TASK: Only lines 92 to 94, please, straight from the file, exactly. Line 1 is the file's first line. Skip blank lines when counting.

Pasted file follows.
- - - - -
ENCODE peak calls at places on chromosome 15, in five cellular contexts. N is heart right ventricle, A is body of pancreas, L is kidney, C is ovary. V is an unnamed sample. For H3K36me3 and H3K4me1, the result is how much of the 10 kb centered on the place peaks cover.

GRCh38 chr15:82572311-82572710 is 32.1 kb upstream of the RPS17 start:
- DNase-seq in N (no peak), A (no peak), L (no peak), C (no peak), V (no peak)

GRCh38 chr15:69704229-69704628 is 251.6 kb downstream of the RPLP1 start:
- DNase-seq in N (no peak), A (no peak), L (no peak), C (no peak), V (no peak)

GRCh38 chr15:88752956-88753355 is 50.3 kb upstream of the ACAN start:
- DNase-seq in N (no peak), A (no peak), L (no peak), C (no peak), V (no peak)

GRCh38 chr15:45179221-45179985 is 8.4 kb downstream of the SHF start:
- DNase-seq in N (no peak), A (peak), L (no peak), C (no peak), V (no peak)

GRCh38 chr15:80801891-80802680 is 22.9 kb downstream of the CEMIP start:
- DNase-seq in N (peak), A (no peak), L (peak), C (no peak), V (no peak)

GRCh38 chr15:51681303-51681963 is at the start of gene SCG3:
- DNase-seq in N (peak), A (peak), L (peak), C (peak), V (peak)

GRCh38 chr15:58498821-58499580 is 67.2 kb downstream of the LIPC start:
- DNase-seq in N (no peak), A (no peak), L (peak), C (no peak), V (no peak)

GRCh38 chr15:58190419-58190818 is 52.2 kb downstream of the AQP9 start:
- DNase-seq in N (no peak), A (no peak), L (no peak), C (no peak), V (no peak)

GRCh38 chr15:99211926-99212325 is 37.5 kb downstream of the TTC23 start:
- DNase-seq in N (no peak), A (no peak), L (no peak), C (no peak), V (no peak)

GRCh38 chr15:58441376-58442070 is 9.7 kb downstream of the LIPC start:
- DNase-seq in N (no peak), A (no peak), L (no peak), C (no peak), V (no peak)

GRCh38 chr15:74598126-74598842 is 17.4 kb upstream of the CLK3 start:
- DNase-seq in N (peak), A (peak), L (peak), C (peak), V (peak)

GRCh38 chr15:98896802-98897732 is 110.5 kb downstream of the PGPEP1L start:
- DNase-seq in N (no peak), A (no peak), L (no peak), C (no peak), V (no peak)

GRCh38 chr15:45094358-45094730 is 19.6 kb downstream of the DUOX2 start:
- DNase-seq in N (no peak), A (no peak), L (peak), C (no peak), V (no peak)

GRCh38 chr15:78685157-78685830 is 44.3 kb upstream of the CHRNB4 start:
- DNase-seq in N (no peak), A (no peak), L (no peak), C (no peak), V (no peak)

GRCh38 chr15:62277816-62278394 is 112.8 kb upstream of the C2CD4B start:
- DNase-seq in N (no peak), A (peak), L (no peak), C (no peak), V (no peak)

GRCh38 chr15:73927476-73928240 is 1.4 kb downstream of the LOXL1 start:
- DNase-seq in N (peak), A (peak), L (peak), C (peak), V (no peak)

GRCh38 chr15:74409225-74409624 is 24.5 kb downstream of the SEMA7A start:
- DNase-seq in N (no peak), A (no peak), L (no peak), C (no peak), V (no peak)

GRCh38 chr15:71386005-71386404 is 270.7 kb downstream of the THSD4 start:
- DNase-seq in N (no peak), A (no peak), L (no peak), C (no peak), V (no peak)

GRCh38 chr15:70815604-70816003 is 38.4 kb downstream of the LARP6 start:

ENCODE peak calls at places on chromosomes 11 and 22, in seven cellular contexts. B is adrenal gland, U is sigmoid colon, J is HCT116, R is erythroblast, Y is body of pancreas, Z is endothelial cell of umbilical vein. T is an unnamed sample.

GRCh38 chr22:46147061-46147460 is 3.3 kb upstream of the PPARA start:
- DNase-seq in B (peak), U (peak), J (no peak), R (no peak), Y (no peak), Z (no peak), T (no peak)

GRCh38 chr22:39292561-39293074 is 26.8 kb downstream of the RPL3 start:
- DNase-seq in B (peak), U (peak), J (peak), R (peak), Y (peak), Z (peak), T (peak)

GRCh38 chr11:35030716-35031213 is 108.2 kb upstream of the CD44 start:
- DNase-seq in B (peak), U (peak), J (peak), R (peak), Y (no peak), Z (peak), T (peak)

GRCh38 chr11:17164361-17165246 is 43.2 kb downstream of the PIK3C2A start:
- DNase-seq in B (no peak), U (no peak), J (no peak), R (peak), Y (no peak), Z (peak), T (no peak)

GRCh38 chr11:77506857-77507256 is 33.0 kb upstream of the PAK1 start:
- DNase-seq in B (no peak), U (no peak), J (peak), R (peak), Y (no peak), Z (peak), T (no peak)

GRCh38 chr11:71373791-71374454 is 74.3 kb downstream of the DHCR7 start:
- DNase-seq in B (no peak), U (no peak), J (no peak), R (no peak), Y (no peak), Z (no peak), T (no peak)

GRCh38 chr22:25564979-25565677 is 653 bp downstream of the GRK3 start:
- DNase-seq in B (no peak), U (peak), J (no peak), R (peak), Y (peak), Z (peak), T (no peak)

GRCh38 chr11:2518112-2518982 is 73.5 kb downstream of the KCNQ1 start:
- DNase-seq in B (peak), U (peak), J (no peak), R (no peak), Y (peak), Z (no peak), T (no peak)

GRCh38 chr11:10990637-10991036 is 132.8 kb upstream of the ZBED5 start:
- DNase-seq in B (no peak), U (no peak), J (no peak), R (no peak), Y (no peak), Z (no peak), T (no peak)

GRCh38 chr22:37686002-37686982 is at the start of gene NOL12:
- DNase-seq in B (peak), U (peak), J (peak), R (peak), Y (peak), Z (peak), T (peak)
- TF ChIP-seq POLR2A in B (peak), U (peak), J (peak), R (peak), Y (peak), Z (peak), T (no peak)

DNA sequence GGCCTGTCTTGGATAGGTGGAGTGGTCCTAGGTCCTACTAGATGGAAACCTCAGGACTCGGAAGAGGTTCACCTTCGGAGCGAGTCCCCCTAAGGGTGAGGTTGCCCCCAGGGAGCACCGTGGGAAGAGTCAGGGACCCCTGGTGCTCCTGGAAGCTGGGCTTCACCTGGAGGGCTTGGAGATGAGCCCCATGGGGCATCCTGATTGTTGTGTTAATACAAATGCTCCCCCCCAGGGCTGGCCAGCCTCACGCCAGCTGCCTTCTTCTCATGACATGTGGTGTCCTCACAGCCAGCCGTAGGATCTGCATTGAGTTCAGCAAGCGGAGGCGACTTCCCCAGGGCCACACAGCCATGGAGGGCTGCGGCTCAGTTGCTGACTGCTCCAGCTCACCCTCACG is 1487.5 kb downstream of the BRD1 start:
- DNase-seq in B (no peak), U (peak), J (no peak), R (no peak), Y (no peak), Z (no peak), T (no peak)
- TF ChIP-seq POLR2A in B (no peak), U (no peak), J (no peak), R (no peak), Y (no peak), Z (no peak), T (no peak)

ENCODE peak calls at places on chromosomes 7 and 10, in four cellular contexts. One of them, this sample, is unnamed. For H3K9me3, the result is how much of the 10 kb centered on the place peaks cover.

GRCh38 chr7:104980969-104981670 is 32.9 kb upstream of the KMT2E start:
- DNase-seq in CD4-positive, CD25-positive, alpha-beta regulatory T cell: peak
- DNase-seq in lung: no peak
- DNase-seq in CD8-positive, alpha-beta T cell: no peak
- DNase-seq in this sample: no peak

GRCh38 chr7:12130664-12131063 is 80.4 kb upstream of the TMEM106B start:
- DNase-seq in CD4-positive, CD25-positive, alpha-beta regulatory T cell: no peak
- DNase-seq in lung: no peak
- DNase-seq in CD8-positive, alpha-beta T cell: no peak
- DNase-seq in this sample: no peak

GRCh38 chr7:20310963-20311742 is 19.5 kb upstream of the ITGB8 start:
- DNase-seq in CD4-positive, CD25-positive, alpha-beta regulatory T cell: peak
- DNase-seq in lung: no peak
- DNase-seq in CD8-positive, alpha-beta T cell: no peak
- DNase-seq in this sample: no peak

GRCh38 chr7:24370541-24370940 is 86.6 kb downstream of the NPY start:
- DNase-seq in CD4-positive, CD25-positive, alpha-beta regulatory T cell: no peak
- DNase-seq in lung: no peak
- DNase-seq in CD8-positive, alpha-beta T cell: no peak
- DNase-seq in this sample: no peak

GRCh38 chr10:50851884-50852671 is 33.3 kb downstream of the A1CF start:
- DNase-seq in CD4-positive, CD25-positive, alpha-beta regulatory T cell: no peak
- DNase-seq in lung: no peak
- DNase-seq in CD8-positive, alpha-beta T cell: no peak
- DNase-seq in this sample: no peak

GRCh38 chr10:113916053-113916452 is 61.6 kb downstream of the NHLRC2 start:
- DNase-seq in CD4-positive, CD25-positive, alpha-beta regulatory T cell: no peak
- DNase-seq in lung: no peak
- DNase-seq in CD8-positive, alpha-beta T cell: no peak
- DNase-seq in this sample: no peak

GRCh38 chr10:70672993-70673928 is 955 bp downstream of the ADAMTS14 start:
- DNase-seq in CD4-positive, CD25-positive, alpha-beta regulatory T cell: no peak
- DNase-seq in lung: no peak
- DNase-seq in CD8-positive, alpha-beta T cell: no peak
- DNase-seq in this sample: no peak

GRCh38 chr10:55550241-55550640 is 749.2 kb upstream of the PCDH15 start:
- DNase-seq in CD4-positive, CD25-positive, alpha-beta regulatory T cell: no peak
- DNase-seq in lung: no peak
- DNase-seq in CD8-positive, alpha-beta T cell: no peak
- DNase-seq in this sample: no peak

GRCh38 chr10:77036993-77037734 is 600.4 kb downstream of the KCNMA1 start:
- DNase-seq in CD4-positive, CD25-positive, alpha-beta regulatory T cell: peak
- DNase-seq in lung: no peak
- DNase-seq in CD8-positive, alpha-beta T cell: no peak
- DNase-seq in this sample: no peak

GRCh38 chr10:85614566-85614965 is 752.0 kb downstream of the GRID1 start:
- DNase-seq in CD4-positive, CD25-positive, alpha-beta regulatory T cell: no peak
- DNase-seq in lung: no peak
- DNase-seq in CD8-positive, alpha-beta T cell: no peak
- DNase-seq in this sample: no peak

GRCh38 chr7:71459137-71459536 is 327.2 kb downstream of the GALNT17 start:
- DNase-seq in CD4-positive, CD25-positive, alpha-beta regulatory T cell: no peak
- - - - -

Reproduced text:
- DNase-seq in lung: no peak
- DNase-seq in CD8-positive, alpha-beta T cell: no peak
- DNase-seq in this sample: no peak